Within five years, cloud gaming in Asia is expected to reach 60 million gamers, and may surpass 500 million by 2028.
As cloud gaming continues its upward trajectory and prepares to dominate the gaming landscape, markets around the world are anticipating its impact. In particular, the Asian game market -- the largest in the world -- is expected to see enormous growth from cloud gaming. According to a new report from market analyst group Niko Partners, cloud gaming in Asia is expected to generate $3 billion by 2023.
“Cloud gaming will be of tremendous benefit to gamers who will have access to a large number of high quality titles without the need for expensive hardware,” Niko Partners founder Lisa said in a statement. “Developers, publishers, and platforms all profit as well with greater reach and more ways to monetize, however the companies that own the most parts of the value chain from IP to infrastructure stand to benefit the most. And as with so many other sectors of gaming, Asia is leading the way.”
According to the report, cloud services will reach approximately 3 million gamers in Asia by next year, with that number rising to 60 million in 2023, and 500 million by 2028. Niko expects that mobile gamers will make up the majority of consumers impacted, as they’re the largest segment of the market.
“Consoles are a niche market in Asia outside Japan, and we expect this to remain the case moving into the next generation,” Niko Partners senior analyst Daniel Ahmad told GameDaily. “We believe that cloud gaming can expand the console playing audience by bringing high quality console games to PC and mobile gamers via cloud. Microsoft has already partnered with SK Telecom to trial its XCloud console cloud game service to over 1 million 5G users on the network.”
Widespread adoption of the cloud is likely to be driven by advances in the technology behind it. While previous endeavors into cloud gaming--services like OnLive and Gaikai--hinted at its potential, they were badly bottlenecked by the low bandwidth available at the time. Now, with the advent of 5G technology, Niko expects those roadblocks to disappear, assuming cloud gaming continues to see substantial investment.
“5G and new business models for cloud gaming platforms will be the main drivers of growth through 2023,” Ahmad said. “5G, along with edge computing, will enable mobile gamers to play cloud games at high resolutions and with low latency, providing an experience that cloud games could not previously reach. New business models for cloud gaming platforms, such as free-to-play and time-based fee platforms, will allow cloud games to reach a much larger audience on PC and Mobile.”
The cloud has been the target of tech giants like Microsoft and Google. For years, Azure cloud services have been one of the most lucrative sectors of Microsoft’s business, and it’s grown by more than 73% over the last year. Clearly, doubling down on the cloud and further tapping the Asian market is in the best interest for Microsoft.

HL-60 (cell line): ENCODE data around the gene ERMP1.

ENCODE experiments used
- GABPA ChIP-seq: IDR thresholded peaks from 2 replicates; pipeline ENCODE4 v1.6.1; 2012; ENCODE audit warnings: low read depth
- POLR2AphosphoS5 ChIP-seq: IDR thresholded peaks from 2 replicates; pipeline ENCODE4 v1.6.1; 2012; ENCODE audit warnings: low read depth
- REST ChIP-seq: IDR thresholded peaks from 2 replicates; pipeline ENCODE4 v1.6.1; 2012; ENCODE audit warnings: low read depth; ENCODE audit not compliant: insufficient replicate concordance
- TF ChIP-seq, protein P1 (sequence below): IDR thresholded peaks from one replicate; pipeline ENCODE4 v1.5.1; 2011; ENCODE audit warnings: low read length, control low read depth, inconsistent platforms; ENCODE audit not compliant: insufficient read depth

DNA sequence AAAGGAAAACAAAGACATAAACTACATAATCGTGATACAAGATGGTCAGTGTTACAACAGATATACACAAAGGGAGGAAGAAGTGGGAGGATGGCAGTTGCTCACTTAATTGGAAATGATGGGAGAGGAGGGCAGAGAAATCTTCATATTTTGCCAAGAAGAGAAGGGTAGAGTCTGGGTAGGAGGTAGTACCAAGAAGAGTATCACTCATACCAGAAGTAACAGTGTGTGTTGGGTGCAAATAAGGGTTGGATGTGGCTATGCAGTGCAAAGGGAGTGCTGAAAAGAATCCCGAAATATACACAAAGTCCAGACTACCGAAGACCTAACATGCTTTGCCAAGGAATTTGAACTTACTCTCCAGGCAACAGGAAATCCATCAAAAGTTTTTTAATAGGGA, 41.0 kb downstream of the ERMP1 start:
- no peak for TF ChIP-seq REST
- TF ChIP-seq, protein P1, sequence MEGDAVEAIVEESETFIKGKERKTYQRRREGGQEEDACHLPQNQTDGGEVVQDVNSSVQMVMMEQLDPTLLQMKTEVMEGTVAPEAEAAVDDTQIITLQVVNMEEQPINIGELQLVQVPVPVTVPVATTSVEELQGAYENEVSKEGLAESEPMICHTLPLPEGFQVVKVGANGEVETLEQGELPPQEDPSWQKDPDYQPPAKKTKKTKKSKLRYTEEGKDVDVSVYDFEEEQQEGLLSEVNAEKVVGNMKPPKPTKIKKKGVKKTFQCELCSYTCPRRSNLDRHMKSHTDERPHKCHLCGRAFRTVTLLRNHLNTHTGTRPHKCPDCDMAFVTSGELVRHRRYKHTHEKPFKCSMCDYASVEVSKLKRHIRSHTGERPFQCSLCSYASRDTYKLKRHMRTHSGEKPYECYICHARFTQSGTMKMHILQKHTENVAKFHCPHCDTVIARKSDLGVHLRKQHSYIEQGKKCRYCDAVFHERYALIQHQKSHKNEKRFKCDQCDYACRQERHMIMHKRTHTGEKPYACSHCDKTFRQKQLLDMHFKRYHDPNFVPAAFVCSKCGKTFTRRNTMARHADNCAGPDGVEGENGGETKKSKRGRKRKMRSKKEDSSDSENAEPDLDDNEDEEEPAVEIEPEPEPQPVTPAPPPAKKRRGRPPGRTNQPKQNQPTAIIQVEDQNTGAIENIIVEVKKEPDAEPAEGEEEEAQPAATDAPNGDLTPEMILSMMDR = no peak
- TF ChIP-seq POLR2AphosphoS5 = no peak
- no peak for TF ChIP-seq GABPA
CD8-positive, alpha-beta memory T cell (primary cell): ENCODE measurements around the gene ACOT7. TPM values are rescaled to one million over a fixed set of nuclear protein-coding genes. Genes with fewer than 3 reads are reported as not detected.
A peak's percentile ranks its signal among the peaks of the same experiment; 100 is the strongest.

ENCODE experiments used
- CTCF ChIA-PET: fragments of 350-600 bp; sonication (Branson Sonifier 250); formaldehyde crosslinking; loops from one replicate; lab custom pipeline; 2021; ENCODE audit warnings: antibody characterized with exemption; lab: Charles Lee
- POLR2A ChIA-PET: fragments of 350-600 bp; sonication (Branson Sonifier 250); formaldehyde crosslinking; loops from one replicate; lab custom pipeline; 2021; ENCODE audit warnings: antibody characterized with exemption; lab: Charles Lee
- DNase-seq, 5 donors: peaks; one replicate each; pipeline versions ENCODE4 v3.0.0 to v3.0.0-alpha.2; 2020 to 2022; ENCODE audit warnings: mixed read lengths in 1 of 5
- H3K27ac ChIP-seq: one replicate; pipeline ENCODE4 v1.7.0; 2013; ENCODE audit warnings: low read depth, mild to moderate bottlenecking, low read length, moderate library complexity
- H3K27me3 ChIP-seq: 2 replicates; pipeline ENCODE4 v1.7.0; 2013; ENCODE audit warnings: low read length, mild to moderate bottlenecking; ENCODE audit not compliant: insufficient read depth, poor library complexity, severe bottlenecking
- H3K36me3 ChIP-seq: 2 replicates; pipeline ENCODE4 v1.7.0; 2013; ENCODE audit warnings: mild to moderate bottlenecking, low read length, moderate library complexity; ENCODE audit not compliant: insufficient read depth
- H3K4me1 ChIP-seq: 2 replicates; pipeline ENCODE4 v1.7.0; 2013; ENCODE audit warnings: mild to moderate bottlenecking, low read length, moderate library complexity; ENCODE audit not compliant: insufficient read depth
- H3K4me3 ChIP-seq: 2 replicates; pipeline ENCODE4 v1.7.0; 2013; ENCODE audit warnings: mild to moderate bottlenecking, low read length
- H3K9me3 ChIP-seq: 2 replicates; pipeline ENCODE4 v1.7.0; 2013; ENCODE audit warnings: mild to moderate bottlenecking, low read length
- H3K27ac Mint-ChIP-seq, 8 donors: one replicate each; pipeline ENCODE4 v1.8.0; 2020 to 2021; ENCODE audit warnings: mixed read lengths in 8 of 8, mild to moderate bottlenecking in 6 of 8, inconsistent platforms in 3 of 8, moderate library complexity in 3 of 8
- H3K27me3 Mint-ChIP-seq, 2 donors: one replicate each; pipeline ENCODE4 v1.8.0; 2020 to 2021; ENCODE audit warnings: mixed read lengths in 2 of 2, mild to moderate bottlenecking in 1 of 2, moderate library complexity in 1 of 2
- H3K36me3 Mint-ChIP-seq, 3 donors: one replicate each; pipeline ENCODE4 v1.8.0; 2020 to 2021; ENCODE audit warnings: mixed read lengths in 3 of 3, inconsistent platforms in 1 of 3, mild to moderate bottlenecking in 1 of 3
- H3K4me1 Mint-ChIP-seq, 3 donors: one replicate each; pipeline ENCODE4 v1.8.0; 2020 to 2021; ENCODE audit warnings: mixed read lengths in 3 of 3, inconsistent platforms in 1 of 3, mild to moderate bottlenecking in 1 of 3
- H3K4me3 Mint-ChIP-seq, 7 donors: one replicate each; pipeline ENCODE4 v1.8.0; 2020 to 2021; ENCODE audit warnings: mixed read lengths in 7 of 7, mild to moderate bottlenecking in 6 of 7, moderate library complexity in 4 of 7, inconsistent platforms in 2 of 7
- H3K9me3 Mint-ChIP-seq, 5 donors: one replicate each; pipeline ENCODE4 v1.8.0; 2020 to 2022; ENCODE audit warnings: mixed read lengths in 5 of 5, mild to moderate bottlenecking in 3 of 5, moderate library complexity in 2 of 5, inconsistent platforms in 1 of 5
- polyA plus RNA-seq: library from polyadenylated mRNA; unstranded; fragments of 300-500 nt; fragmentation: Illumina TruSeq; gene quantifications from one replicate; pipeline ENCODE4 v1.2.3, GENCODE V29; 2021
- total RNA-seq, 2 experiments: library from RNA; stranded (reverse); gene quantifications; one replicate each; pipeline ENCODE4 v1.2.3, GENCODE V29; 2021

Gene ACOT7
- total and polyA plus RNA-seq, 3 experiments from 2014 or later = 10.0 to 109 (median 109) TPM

The upcoming launch of its Stadia gaming service illustrates Google’s confidence in cloud gaming. The company also already boasts a substantial footprint in the Asian market, and will likely continue to grow over the coming years. However, Google is one of several companies prohibited from operating in China, making the country an enormous untapped vein of cloud users for the U.S. tech giant.
While the cloud is less of a focus for Sony, it’s made its own moves into the industry. In May, it announced plans to work with Microsoft to further cloud gaming, and analyst group IHS Market anticipates that PS Now will be important to Sony’s success in the cloud.
Chinese tech giant Tencent has been building its cloud gaming division for some time now, and even owns an entirely separate company dedicated to the technology. Tencent Cloud has been making efforts to expand westward in recent years, and will likely continue to grow as more and more consumers flock to cloud gaming.
“We believe the best positioned cloud gaming companies will own multiple parts of the cloud gaming ecosystem,” Ahmad said. “Tencent being the prime example due to its large library of self developed and licensed games, its strong distribution channels such as WeGame, WeChat, MyApp, and its cloud computing segment. Western cloud game companies can find success in Asia but may be limited by the popularity of business models they use, as well as regulations that restrict them from operating in certain countries, such as Google in China.”
The Asian game market is the largest in the world, so we’re likely to see some tough competition there moving forward. There’s no denying the future of gaming will be inseparably tied to the cloud, and it’s simply a matter of time before 5G technology makes a global impact. As platform barriers are removed and more consumers shift to cloud-based gaming, revenue is likely to skyrocket, making the industry more and more attractive for tech companies.
“5G is a killer app for cloud gaming and will grow the market significantly over the next few years in Asia,” Ahmad said. “There is also a strong push from governments, publishers and developers to explore the 5G and cloud gaming market. We think that cloud gaming will reach mainstream by 2023 and go fully mass market by 2028 as developers move to create cloud-first games and platforms promote the convenience of cloud games.”
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